the specialist knowledge that used to be typical of formally proving
implementation properties. It would be good if they were more widely
deployed, but they typically are deployed over security sensitive things
like I/O and crypto. It's no big surprise to me that the nature of system
security failures in chips has moved to places where the composition of
disparate functions can lead to vulnerabilities. Subsystems which are
individually secure become insecure when brought together. I'm aware of a
lot of work directed at addressing those problems. I predict many PhDs
will be written on this topic.

None of this stops an organization cheating though. It can make life
difficult for a cheater in an honest organization, but a dishonest
organization is free to cheat.

> The VW wrongware is actually in class 3:  It does the wrong things *almost
> always*.  It was able to stay hidden only as long as the wrong kind of
> tests - tests appropriate to class 2 - were the only ones being applied.
> The real lesson is:  Class 2 testing *is only appropriate for detecting
> random failures* (and not always even then, of course).

I'm keeping my skeptic's hat on. Until someone shows us the code, I have
seen nothing that can reconcile the journalists claims with what I know
about how the testing works. It's possible that the necessary testing
simply was not done, otherwise it would have found what the researchers
found. But I would be surprised if that's what happened. What did the
researchers do different to the government tests? Nothing I suspect. The
car doesn't know when there's a sensor inserted in the exhaust pipe. I
seems like the government outsourced this testing to the researchers, so
maybe it wasn't being done beforehand, or palms were being greased or
incompetence led to the tests being invalid. An enterprising journalist
might want to take a look as the normal government testing procedures and
ask what differs from what the researchers published recently.

> There is a real conflict with traditional views of law here.  When we
> prohibit or require something in law, it's a general principle that it has
> to be clear *exactly
> what* is being prohibited or required.  VW could (very weakly, because of
> other aspects of the law that forbade special cases) argue:  The
> regulations require certain outputs when run on a defined set of inputs;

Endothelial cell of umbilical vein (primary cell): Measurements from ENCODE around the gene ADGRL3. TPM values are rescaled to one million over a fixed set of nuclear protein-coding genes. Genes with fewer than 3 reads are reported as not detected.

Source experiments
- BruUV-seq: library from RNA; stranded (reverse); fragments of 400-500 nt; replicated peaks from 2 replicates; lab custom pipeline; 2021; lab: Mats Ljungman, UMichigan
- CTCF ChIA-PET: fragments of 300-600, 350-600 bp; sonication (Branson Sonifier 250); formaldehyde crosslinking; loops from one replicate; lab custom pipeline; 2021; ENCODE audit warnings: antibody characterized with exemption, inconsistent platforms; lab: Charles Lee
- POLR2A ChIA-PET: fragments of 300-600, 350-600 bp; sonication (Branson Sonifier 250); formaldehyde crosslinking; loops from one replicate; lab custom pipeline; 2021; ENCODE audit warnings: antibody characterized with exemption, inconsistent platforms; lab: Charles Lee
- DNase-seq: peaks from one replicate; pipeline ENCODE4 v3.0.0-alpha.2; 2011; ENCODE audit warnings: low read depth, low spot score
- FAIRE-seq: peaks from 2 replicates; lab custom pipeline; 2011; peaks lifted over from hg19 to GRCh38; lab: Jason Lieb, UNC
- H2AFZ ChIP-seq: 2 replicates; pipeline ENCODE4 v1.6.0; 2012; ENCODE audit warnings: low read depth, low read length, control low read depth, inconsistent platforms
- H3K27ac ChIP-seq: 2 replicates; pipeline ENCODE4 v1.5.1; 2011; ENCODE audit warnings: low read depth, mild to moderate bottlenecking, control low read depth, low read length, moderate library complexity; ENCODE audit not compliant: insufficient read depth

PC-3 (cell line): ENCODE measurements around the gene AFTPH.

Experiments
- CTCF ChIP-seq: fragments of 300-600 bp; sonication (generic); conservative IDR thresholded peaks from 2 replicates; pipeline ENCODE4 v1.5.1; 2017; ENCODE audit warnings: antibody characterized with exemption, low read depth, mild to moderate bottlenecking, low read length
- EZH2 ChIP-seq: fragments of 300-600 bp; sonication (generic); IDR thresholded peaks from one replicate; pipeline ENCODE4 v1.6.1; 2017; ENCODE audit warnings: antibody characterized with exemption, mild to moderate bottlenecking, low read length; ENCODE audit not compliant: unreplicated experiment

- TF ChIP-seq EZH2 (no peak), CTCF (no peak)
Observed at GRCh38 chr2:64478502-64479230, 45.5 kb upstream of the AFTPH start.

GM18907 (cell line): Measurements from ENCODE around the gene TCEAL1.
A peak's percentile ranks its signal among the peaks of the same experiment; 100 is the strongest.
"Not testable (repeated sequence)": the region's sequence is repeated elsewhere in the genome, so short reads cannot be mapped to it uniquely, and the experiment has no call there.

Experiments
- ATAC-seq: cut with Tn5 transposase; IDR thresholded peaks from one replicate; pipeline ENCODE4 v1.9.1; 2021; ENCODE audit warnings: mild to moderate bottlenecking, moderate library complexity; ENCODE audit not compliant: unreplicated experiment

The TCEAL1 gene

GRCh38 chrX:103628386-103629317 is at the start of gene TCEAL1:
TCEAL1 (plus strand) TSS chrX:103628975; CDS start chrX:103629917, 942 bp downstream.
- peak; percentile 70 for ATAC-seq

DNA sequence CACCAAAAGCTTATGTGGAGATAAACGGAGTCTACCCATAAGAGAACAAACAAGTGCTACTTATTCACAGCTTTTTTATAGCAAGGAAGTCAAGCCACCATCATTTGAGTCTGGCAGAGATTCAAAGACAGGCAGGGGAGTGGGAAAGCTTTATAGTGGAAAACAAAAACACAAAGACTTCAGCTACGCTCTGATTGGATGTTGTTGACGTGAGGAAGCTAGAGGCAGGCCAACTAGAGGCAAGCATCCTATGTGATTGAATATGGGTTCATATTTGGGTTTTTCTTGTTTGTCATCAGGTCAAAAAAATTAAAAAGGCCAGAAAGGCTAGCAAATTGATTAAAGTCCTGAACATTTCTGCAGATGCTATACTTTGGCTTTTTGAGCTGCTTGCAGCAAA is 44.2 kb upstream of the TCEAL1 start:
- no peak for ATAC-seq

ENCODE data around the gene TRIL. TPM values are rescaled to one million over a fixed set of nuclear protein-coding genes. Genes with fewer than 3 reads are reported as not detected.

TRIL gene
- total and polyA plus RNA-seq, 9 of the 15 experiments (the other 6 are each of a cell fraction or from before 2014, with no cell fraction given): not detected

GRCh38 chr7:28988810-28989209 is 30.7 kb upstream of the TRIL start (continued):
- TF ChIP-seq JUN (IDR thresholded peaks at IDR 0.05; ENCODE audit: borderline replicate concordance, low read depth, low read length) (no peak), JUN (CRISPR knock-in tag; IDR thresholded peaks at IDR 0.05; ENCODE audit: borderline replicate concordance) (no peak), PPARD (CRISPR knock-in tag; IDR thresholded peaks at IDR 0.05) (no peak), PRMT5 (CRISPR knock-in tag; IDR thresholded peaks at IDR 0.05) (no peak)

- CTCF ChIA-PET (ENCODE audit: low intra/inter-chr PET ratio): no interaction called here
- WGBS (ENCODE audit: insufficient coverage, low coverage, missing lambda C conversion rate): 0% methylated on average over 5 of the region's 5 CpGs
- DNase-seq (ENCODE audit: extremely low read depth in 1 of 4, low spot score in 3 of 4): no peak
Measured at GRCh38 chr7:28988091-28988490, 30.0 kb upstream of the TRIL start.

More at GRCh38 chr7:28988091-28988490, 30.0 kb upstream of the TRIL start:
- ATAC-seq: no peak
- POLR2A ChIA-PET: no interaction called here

Given my past experience in vehicle technology, I would argue that this is
how car manufacturers have to meet the testing requirements. Cars are
designed to work over a set of continuous variables and in general the
test requirement are point tests. It's simply a fact that the car has to
do something at all the points between the tested points. They have to do
something different to what it done at the tested points and so the
difference between 'cheating' and 'normal behavior' is qualitative, not
quantitative. You might be able to formulate testing schemes to make
cheating harder, but that is not at all an aspect of the current testing

> we provide that, what's your problem?  If you think no one could hope
> get away with this - just look at tons of agreements between Telco's and
> governments, where the agreement "says" the Telco will make (say)
> broadband available to 90% of its customers in return for a tax break; but
> the actual *test* is that broadband "passes" 90% of the customers - as in
> the fiber goes down the street, but you can't actually connect to it.
> For an example of a law that goes the other way, the SEC has always
> refused to actually define "insider trading".  It has some broad and
> deliberately vague language about improper manipulation of markets and
> improper use of proprietary information, but that's it.  The argument -
> for which there is tons of evidence - is that the instant you explicitly
> write down what's prohibited, the market manipulators will find a way to
> do something "just the other side of the line".  So you need the
> flexibility to go after them.  This is one of the few areas of the law
> that's openly and deliberately vague, and the SEC's track record in going
> after people is mixed:  Sometimes the courts accept the argument,
> sometimes they don't.
>                                                         -- Jerry